a bird at the "Yellow Trail Banding Station" at
Finca Esperanza Verde.
We joined Curtis Smalling, biologist with North Carolina Audubon and Mariamar Gutierrez, Central American coordinator for MoSI for two days of banding in a section of the coffee farm that had not been maintained in several years. After that, we were joined by Dr. Lynn Moseley and her students from Guilford College for three days of banding in the active coffee production area. During breaks, the students heard short lectures on tropical ecology, birds, and the various uses of banding. Curtis talked about monitoring breeding birds in North Carolina through the Monitoring Avian Productivity and Survivorship program, also run by IBP. Mariamar talked about MoSI. And I gave a talk about how I use banding to do stopover ecology research.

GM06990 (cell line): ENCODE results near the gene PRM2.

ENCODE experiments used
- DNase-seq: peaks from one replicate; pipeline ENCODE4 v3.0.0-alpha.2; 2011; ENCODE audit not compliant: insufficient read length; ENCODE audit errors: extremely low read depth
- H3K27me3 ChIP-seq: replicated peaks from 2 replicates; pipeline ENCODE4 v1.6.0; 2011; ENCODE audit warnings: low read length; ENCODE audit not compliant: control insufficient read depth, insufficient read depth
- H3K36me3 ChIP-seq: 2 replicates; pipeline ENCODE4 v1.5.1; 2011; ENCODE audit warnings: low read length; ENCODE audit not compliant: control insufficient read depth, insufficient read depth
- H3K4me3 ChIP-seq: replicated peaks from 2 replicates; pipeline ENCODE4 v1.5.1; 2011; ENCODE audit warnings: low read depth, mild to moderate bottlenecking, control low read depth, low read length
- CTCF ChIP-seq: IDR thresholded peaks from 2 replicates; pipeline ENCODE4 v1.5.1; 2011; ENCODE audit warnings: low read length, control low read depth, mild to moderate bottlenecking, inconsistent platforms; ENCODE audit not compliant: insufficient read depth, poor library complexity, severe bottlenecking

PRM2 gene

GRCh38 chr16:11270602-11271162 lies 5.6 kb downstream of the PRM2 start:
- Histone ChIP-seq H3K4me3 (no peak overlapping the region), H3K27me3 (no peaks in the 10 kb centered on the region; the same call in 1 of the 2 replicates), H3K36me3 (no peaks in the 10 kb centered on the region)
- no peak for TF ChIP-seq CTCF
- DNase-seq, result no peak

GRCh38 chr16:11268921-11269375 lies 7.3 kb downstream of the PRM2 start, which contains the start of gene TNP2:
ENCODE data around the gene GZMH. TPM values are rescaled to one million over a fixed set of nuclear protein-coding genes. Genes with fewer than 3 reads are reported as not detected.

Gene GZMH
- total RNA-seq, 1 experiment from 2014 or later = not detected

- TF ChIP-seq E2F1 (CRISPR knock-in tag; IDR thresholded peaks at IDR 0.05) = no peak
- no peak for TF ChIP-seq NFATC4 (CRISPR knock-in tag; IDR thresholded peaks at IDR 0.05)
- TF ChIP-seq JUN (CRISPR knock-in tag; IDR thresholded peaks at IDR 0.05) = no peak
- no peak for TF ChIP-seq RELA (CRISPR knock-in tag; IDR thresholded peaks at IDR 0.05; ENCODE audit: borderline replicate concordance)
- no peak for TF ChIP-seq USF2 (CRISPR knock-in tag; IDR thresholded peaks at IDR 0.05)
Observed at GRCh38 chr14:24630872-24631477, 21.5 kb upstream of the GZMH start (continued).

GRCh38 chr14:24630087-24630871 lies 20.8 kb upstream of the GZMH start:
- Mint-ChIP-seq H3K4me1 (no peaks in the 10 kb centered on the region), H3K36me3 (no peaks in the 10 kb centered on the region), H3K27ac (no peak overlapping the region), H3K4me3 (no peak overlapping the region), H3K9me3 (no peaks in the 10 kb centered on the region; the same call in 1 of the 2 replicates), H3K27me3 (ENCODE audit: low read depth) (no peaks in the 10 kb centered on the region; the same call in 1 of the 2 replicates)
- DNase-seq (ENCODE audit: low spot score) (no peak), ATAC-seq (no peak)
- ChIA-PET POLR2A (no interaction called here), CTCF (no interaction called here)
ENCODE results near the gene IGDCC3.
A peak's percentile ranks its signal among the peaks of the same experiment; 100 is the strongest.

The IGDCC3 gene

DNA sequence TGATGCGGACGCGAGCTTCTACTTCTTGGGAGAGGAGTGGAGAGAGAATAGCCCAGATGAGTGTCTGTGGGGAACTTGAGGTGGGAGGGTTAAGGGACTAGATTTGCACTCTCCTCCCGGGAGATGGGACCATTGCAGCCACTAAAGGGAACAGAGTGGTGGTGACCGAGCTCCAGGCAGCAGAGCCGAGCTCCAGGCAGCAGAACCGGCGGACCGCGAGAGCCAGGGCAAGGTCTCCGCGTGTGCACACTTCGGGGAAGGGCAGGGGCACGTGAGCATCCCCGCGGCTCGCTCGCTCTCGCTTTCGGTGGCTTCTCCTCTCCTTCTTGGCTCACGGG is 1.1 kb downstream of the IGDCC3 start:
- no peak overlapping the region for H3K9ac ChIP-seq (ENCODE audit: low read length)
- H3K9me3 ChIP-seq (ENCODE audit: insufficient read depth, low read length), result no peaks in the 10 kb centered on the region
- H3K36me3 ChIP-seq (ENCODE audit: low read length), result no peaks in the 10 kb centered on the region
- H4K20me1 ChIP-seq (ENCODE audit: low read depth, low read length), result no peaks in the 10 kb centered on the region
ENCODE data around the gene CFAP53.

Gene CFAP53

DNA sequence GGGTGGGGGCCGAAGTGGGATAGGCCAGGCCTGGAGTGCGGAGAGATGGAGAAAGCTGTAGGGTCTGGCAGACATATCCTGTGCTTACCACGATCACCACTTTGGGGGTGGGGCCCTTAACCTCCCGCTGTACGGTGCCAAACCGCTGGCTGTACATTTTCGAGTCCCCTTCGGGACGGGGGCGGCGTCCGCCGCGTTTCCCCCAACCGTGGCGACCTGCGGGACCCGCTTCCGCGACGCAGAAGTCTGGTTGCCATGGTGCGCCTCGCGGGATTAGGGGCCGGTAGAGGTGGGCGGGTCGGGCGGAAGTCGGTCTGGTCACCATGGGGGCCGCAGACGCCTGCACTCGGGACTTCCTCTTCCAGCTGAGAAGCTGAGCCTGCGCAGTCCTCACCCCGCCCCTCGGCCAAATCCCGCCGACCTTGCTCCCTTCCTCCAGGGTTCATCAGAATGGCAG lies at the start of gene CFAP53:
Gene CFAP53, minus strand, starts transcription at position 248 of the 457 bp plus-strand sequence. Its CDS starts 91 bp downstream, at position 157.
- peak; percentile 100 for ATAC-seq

ecology with other members of the group from Guilford
campesinos who use this trail to travel between